‘Canned’ Lions in South Africa

a profit driven industry started by the desire for cheap trophy hunts

In the 1997 ‘Cook Report’ investigative journalist, Roger Cook took great personal risk and exposed the canned lion industry in South Africa, back then merely 2,000 lions were bred for this industry. Estimates today range up to 12,000.

In august this year roger cook reflected on this industry in the mirror newspaper

Roger Cook reflects on what he believes to be the most evil industry he’s investigated.

Roger Cook exposed the industry of raising lions to be shot in 1997. Since then the industry has grown and now profits from the lion bone trade as well as trophy hunting.

Mirror Article

as this 20 year old video of an investigation by ABC shows, canned ‘hunting’ – the close range shooting of tame animals has been going on for a long time.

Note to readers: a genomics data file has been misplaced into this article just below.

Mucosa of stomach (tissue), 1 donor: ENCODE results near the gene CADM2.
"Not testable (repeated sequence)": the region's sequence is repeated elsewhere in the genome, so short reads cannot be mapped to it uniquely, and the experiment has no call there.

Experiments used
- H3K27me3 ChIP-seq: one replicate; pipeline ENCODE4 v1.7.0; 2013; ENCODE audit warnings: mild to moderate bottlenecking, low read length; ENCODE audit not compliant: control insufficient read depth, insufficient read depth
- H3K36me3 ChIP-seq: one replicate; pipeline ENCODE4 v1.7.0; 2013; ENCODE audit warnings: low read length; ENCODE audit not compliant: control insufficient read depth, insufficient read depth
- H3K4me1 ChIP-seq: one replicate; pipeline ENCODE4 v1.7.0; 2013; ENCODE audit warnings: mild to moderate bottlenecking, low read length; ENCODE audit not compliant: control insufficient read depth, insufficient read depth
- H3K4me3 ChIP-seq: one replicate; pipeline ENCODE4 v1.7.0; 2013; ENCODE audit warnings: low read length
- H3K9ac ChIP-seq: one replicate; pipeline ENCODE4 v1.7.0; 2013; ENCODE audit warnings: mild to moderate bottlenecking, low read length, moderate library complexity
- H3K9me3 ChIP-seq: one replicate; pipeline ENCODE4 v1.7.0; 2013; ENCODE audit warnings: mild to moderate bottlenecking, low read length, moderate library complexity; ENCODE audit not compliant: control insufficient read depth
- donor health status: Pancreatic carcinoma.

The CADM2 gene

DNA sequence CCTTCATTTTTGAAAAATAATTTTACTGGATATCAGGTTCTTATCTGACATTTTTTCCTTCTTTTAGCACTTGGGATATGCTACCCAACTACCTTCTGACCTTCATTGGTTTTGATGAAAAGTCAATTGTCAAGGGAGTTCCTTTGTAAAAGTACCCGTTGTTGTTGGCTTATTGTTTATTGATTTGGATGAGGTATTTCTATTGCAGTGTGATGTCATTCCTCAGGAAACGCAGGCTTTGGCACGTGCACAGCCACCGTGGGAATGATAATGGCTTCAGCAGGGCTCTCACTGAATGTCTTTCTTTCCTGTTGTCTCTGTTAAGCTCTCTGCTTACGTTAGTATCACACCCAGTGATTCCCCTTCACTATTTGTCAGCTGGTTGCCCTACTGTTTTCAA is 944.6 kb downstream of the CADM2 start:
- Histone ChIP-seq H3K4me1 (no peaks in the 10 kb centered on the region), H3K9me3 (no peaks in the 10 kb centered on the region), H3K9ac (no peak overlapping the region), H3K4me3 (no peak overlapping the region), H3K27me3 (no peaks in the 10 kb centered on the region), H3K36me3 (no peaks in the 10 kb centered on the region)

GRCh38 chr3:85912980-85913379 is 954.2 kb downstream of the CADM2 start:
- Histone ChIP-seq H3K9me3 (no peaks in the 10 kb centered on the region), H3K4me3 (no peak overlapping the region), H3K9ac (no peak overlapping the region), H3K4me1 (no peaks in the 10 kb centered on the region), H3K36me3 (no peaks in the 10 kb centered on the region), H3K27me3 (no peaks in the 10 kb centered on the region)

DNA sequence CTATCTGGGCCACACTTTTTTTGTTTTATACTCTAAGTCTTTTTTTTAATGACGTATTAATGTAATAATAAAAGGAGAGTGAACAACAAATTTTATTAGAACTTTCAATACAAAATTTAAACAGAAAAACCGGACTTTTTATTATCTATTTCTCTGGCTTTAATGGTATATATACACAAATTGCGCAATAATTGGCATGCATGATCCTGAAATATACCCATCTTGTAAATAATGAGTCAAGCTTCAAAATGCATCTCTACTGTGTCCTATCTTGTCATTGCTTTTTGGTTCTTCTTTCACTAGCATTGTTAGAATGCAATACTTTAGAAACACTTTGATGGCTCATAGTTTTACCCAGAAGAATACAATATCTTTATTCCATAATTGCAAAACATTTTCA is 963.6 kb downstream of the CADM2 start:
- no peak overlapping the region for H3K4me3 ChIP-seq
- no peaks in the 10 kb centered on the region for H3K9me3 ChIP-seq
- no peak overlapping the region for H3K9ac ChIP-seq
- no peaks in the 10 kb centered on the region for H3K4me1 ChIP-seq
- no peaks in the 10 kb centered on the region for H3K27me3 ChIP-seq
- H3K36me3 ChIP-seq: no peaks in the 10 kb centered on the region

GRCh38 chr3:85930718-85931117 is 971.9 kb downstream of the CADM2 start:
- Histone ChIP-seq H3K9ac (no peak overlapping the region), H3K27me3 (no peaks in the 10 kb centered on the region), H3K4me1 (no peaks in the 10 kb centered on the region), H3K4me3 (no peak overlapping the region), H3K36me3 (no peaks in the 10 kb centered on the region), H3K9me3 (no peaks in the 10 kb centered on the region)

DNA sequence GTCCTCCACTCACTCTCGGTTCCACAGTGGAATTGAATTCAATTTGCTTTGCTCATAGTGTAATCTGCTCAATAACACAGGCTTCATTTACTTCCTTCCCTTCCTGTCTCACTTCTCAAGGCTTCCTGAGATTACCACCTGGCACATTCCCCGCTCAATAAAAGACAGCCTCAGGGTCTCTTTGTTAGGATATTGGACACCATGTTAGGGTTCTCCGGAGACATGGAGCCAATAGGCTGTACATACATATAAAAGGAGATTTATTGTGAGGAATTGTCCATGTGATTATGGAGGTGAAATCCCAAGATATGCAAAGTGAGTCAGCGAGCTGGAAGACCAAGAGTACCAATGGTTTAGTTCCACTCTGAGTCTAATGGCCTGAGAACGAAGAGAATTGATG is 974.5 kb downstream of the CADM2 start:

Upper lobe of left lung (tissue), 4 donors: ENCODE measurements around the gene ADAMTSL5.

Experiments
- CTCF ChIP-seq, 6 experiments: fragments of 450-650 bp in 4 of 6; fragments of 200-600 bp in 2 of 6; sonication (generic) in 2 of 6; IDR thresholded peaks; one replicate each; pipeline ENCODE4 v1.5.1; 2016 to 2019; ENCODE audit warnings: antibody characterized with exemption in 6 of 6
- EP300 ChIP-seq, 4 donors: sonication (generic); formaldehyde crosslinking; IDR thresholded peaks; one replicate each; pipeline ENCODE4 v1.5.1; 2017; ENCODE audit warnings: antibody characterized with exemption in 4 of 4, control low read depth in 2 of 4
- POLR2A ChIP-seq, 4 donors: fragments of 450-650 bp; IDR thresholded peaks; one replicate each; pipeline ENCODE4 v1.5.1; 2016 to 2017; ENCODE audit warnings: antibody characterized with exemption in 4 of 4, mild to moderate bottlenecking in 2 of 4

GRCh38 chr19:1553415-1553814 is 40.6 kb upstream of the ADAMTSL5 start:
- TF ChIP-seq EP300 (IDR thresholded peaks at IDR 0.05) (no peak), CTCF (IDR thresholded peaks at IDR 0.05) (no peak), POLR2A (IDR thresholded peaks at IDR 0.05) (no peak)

britons import canned lion trophies

The utter disregard for life is distressingly evident in this vile industry, this is quite simply about making money and to hell with the welfare of the animals they profit from. Lions make money from the second they are born and taken from their mothers, as volunteers continue to pay to feed these orphaned cubs, and visitors pay to cuddle them. Even after their death, profits are still maximised as bones of lions and tigers are sold, while the trophy hunter takes just the head – his prize home. The industry that is now the biggest animal welfare problem in South Africa is one that most hunting associations want to wash their hands of, but it could be argued that as the drivers of this industry they should take some responsibility for the current state of South Africa’s farmed lions – numbering 3 times the population of wild lions in South Africa.

2019 – the situation today

The Sun newspaper published this insight into this vile industry in July this year. The Daily Mail dedicated 10 pages to a year-long investigation by Lord Ashcroft. World Animal Protection has just released this report, and Born Free Foundation produced Cash Before Conservation report.